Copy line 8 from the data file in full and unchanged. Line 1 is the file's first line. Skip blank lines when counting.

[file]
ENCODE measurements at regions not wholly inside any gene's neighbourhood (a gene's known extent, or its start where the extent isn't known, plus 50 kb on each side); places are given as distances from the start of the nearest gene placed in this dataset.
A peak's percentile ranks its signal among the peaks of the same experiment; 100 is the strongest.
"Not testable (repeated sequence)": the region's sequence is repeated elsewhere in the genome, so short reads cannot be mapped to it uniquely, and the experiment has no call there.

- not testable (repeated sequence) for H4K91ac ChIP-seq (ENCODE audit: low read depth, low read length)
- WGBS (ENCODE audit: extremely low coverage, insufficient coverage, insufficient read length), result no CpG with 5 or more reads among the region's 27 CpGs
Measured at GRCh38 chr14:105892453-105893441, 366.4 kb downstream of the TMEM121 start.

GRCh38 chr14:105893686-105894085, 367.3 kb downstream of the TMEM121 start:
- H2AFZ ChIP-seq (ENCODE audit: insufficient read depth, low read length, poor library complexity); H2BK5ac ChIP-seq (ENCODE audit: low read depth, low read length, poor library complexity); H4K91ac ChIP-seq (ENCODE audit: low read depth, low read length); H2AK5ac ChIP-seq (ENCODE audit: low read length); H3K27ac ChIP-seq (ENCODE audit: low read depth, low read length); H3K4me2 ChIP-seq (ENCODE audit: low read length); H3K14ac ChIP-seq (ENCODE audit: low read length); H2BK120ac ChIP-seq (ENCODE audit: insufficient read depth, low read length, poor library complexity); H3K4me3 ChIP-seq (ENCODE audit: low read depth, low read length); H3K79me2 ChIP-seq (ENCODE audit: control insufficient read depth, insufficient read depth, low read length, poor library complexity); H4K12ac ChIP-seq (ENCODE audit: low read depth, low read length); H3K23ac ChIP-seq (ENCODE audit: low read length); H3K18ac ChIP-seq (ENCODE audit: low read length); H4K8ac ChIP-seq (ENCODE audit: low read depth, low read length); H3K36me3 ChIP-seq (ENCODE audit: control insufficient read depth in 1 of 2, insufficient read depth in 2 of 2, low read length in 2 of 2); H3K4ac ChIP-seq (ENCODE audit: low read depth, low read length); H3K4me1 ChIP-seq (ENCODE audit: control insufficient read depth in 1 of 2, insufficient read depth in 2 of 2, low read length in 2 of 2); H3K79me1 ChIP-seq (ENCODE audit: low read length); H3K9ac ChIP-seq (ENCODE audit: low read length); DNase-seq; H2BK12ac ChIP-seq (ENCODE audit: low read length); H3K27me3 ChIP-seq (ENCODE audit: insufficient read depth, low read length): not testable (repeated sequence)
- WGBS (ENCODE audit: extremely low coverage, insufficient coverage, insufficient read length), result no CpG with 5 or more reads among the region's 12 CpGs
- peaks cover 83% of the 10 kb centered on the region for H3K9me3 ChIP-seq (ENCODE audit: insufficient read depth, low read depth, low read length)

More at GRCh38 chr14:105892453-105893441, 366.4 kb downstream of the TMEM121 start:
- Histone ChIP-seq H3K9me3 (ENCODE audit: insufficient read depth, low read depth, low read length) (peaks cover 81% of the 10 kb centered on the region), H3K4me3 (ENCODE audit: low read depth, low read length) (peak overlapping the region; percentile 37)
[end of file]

- H2AFZ ChIP-seq (ENCODE audit: insufficient read depth, low read length, poor library complexity); H2BK5ac ChIP-seq (ENCODE audit: low read depth, low read length, poor library complexity); H4K91ac ChIP-seq (ENCODE audit: low read depth, low read length); H2AK5ac ChIP-seq (ENCODE audit: low read length); H3K27ac ChIP-seq (ENCODE audit: low read depth, low read length); H3K4me2 ChIP-seq (ENCODE audit: low read length); H3K14ac ChIP-seq (ENCODE audit: low read length); H2BK120ac ChIP-seq (ENCODE audit: insufficient read depth, low read length, poor library complexity); H3K4me3 ChIP-seq (ENCODE audit: low read depth, low read length); H3K79me2 ChIP-seq (ENCODE audit: control insufficient read depth, insufficient read depth, low read length, poor library complexity); H4K12ac ChIP-seq (ENCODE audit: low read depth, low read length); H3K23ac ChIP-seq (ENCODE audit: low read length); H3K18ac ChIP-seq (ENCODE audit: low read length); H4K8ac ChIP-seq (ENCODE audit: low read depth, low read length); H3K36me3 ChIP-seq (ENCODE audit: control insufficient read depth in 1 of 2, insufficient read depth in 2 of 2, low read length in 2 of 2); H3K4ac ChIP-seq (ENCODE audit: low read depth, low read length); H3K4me1 ChIP-seq (ENCODE audit: control insufficient read depth in 1 of 2, insufficient read depth in 2 of 2, low read length in 2 of 2); H3K79me1 ChIP-seq (ENCODE audit: low read length); H3K9ac ChIP-seq (ENCODE audit: low read length); DNase-seq; H2BK12ac ChIP-seq (ENCODE audit: low read length); H3K27me3 ChIP-seq (ENCODE audit: insufficient read depth, low read length): not testable (repeated sequence)